On the early morning of 6 November 1930 two men in Northamptonshire saw a fire in the distance. A man approaching them from the direction of the fire observed that 'somebody must be lighting a bonfire'. The two men went to investigate and discovered the fire was coming from a vehicle that was ablaze, containing a body charred beyond recognition.

The licence plate identified the car as belonging to an Alfred Arthur Rouse, a north-Londoner. Rouse had gone to Wales to one of his girlfriends, but returned to London a day later. He was arrested and confessed, saying that he had picked up the victim during a ride to Leicester. While Rouse went to urinate, the man lit a cigarette in the car.

According to Rouse, there was a flash of light, and subsequently the car burst in flame. Alfred Rouse stood trial in Northampton in January 1931, and was found guilty of murder and sentenced to death.

On 10 March 1931, he was hanged in Bedford. He confessed to the crime shortly before the execution.

In Alan Moore's novel Voice of the Fire, set in Northampton at various times throughout history, one chapter tells Rouse's story in first-person narrative, an evasive and self-serving musing to himself as he sits in the dock during his murder trial. The chapter ends with Rouse seemingly convinced of his ability to charm his jury into acquitting him, with his judgment in this matter proving as poor as it had been throughout the entire story.


Rouse, Alfred Arthur

In the early hours of the morning on the 6 November 1930 Alfred Brown and William Bailey who were cousins were returning from a Guy Fawkes' Night Dance in Northampton. As they walked along Hardingstone Lane, on their way home they saw a man appear in front of them. He was of stocky build and was carrying a small suitcase. The man hurried past the two youths towards the main London-Northampton road.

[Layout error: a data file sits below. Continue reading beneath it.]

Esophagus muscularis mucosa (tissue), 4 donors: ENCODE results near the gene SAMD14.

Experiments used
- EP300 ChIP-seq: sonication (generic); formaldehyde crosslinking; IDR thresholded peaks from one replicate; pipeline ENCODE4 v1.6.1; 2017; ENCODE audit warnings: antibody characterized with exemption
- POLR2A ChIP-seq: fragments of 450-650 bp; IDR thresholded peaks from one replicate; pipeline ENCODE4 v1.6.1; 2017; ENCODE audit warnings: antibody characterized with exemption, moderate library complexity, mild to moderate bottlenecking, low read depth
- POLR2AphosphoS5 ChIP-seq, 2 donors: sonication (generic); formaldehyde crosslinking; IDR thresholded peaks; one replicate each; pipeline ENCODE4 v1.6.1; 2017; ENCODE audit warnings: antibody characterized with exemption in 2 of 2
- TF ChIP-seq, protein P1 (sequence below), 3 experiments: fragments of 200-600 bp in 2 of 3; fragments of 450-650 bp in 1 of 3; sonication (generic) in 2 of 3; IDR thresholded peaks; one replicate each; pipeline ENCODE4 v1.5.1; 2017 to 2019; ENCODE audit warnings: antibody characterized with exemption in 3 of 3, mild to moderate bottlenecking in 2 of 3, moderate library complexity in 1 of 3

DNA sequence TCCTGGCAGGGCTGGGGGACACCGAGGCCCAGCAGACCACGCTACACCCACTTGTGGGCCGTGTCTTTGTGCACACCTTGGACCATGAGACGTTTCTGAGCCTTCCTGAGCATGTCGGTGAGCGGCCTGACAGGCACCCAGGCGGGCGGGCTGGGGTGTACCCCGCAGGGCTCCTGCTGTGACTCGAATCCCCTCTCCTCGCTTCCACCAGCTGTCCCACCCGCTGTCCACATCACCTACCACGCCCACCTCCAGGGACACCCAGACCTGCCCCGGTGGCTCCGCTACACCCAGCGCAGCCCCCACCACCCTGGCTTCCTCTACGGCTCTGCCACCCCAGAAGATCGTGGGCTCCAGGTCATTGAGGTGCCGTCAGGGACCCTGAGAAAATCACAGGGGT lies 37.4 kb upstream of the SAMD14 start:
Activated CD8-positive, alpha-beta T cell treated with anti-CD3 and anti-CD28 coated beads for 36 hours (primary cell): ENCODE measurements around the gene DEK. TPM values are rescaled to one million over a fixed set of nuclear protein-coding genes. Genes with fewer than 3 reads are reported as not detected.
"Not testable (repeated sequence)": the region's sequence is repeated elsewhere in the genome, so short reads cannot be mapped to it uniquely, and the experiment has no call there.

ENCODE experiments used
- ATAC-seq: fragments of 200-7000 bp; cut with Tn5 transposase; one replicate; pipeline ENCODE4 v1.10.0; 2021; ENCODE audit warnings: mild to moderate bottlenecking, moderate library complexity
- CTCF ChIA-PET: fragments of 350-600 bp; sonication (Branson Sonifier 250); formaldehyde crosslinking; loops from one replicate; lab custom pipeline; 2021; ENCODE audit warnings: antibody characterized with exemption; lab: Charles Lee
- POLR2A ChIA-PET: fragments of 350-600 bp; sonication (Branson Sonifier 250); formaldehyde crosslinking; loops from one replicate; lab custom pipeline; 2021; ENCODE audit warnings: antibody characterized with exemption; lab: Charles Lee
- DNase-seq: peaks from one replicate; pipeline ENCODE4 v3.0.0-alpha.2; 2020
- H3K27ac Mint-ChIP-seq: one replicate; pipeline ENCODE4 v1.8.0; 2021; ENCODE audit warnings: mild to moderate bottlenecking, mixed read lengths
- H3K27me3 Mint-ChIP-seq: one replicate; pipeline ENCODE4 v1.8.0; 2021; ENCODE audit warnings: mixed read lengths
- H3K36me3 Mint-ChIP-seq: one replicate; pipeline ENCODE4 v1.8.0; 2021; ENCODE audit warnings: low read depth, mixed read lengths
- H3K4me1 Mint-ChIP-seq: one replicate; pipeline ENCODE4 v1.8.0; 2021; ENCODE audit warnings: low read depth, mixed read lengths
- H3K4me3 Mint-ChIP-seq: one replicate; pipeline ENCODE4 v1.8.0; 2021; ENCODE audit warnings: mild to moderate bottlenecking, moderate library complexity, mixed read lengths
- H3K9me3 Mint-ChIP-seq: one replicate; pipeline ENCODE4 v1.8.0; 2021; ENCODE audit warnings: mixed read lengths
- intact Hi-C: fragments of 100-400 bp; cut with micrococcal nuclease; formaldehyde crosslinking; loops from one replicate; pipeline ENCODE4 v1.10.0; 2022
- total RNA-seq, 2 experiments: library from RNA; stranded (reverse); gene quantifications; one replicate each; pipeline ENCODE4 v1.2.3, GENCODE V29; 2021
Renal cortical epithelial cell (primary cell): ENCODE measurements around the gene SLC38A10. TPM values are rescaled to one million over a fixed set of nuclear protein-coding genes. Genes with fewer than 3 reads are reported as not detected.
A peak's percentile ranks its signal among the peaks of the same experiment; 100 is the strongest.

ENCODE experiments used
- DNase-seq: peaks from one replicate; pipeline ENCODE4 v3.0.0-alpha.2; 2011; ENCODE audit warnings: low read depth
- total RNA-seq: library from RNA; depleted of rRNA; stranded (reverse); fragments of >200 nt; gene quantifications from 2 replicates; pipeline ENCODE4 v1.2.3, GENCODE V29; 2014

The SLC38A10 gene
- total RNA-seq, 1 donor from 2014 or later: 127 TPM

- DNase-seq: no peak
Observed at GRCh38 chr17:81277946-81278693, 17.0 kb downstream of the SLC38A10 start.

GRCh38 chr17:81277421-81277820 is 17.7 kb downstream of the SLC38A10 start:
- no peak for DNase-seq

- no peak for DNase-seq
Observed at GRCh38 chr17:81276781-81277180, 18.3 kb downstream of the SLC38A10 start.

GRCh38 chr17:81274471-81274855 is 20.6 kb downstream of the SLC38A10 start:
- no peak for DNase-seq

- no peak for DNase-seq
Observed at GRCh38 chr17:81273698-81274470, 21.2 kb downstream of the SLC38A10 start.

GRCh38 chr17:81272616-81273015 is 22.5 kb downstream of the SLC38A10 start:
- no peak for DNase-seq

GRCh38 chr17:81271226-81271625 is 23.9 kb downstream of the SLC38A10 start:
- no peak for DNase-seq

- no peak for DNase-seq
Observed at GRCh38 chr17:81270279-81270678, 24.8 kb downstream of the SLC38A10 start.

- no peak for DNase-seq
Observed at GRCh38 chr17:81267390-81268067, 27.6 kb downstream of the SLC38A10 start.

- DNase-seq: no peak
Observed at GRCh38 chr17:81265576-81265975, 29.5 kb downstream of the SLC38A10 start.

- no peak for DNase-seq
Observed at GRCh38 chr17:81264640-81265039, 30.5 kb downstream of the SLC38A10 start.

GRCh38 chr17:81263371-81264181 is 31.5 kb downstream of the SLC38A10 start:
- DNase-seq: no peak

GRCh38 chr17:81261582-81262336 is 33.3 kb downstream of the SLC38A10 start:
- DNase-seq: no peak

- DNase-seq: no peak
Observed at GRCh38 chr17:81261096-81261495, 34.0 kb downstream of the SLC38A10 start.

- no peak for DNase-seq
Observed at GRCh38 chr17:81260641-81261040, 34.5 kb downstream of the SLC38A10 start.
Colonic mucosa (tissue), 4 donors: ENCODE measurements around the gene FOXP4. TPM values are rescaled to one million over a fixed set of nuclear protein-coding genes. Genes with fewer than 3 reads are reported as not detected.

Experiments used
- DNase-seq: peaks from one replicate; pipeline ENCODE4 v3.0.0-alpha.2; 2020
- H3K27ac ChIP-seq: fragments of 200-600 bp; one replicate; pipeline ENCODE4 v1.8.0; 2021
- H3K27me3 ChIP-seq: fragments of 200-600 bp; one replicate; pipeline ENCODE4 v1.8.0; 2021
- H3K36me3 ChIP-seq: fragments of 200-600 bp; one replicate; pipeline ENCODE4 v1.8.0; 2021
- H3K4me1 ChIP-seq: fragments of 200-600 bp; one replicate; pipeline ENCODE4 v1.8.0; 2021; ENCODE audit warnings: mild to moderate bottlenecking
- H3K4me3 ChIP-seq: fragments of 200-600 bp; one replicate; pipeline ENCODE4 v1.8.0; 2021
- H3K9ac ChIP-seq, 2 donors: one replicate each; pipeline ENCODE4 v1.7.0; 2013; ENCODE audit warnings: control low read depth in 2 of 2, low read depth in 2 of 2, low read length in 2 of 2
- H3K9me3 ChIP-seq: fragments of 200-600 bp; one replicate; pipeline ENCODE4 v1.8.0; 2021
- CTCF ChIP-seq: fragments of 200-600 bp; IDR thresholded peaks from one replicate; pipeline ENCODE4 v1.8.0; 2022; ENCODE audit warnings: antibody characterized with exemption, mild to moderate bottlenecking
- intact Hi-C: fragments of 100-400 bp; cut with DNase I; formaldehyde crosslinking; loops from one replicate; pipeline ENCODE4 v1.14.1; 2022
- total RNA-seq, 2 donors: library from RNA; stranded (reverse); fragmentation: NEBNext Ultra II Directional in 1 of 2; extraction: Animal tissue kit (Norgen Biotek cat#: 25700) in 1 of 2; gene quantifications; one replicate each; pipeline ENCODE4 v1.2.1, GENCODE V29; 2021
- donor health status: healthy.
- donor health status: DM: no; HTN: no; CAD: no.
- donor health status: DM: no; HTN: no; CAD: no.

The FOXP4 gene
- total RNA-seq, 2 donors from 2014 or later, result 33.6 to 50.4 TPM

The young men carried on down the lane and could see a glow from a fire up ahead. When they got closer they could see that it was a car that was ablaze. They quickly ran to the village and fetched two local constables. After they had put the fire out they could see that someone had been in the car which was a Morris Minor. Senior officers arrived and they slowly began to build up a picture of what had happened.

One stroke of luck seemed to be that the car's rear licence plate had survived the fire and it was determined to be MU 1468. They were soon able to trace that the car was registered to 37-year-old commercial traveller A. A. Rouse of Buxted Road, Finchley, north London. Mrs Rouse was unable to identify the remains from the car as her husband.

One part of the puzzle that was missing seemed to be the man the two youths had seen. At that time in the morning it was too much of a coincidence for him not to be connected. They circulated his description to the press. Miss Phyllis Jenkins, of Gellygaer, Glamorgan, bought a copy of the 'Daily Sketch' with the description of the incident. She showed it to a man who had arrived the previous evening who had told her that his car had been stolen near Northampton. He denied that it was his car.

The man was Rouse and Phyllis' sister, Ivy, was his pregnant girlfriend. The 'Daily Sketch' the next day carried more details, including Rouse's name. He returned to London by bus on 7 November, but gossip about his visit and departure had reached the ears of Cardiff police. They quickly informed Scotland Yard and, when he got off the bus at Victoria Bus Station, he was met by DS Skelly.

In his story he told detectives that he had been travelling overnight to Leicester and had picked up a hitchhiker. He had taken a wrong turn and found himself in Hardingstone Lane. At that point he decided to stop for a nap. He had got out of the car to relieve himself and asked his passenger to fill the petrol tank with the contents of a can that was in the car. The man had then, according to Rouse, asked him if he had something he could smoke. Rouse, a non-smoker, conveniently had a cigar with him and he had given it to the man. This seemed to the police to be a little strange.

Rouse went on to say that he had left the car and walked over 200 yards to relieve himself. It was strange but he had taken his suitcase with him on this call of nature. He said that on his way back he saw the car burst into flames. He said he tried to reach the man trapped in the car but had failed and panicked.

Police started to look into the background of this man and found out some interesting facts. He had been born on 6 April 1894, the son of shopkeepers in Herne Hill, London. He had married Lily May Watkins in November 1914 and had almost immediately left to serve in France in the Great War. It was during this service that he had been injured when he had received a head wound in May 1915 and had never been the same since.